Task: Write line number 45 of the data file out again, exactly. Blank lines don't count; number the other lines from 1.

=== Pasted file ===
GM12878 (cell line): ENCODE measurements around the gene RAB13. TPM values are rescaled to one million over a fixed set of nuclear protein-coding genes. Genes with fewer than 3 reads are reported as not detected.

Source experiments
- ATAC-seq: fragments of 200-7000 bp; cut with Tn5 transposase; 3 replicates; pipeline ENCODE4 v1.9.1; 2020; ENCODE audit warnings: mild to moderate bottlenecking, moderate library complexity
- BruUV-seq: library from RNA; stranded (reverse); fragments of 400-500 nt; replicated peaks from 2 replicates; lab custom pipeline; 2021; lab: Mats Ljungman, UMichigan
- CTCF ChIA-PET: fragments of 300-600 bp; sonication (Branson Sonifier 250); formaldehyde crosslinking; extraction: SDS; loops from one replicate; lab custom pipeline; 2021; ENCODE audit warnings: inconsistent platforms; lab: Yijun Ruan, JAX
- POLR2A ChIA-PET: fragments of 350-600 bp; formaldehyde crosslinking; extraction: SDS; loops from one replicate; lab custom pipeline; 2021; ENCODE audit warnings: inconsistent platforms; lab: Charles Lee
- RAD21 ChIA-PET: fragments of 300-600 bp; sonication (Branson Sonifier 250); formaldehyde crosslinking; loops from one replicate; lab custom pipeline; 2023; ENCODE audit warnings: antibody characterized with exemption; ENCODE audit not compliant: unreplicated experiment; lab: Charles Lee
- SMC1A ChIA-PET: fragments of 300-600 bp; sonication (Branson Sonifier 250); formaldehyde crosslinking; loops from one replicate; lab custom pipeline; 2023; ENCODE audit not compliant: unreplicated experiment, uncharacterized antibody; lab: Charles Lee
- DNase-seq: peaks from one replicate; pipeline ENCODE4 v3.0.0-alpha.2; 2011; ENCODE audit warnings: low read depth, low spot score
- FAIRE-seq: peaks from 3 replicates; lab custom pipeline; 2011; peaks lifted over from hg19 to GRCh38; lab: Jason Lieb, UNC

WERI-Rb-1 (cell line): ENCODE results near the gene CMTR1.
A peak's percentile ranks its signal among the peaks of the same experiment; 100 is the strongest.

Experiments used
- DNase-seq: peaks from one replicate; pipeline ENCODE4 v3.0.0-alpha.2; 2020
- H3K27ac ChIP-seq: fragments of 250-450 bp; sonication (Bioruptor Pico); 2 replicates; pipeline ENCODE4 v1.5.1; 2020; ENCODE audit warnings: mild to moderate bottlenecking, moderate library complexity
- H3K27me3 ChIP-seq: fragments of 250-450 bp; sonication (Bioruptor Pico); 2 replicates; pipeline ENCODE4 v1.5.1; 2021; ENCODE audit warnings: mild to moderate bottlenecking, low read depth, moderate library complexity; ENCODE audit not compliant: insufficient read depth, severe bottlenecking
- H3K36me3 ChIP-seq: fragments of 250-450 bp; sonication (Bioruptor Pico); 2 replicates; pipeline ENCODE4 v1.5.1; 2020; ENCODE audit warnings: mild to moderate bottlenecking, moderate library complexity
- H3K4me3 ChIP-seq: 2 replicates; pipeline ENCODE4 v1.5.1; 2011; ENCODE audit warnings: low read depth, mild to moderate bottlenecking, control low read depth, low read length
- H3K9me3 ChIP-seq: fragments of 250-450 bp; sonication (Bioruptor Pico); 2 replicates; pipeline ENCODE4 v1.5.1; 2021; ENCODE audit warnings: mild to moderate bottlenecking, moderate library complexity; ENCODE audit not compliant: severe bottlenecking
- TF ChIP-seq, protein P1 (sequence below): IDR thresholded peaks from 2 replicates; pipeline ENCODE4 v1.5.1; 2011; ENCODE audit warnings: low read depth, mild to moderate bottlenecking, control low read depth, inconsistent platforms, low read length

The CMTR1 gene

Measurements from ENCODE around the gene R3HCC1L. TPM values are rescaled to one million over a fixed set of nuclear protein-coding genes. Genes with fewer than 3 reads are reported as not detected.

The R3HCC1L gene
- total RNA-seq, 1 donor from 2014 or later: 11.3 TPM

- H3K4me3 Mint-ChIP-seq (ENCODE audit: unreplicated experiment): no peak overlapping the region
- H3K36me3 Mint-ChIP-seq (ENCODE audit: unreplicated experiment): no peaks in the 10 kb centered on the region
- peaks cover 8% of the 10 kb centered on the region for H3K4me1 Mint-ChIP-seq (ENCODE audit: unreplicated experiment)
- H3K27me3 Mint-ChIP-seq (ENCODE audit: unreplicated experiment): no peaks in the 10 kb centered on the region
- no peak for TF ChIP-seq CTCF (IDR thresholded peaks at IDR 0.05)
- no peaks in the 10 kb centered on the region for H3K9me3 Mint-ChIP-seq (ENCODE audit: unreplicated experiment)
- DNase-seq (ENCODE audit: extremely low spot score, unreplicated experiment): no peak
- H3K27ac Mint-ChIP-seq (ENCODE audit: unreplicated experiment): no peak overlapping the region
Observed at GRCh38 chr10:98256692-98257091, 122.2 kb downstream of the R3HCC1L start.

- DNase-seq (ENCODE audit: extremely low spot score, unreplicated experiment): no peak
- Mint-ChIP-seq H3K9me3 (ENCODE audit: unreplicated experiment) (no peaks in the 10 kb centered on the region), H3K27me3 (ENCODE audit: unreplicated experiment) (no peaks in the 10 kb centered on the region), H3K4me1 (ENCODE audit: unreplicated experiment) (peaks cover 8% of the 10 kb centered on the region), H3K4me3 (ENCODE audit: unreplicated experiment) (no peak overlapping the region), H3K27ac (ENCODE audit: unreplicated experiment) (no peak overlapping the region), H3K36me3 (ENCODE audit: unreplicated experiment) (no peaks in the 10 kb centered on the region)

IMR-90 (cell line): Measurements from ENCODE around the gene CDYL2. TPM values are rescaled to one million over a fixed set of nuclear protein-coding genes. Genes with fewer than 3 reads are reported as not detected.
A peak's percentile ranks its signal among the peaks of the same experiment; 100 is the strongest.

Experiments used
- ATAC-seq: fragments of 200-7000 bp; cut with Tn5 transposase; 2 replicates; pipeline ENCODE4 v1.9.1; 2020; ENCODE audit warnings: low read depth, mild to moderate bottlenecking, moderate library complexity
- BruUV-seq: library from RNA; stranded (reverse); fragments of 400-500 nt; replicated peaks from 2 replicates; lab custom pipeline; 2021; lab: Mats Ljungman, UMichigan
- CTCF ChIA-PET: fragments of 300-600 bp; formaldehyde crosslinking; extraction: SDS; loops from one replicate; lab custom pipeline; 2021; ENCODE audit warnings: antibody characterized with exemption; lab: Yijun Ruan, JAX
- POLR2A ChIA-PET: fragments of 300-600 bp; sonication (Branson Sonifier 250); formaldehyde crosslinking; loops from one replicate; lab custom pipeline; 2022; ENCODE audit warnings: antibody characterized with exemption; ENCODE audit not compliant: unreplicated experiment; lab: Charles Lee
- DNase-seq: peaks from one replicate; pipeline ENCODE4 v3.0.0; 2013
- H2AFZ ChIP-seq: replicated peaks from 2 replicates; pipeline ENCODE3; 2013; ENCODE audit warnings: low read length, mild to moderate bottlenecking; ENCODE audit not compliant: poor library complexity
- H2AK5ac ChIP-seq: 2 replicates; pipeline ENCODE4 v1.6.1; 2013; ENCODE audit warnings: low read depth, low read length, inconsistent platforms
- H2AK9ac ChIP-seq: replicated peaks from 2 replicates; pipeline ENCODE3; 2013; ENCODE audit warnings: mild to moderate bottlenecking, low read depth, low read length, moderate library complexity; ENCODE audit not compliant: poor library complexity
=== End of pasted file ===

- H2AK5ac ChIP-seq: 2 replicates; pipeline ENCODE4 v1.6.1; 2013; ENCODE audit warnings: low read depth, low read length, inconsistent platforms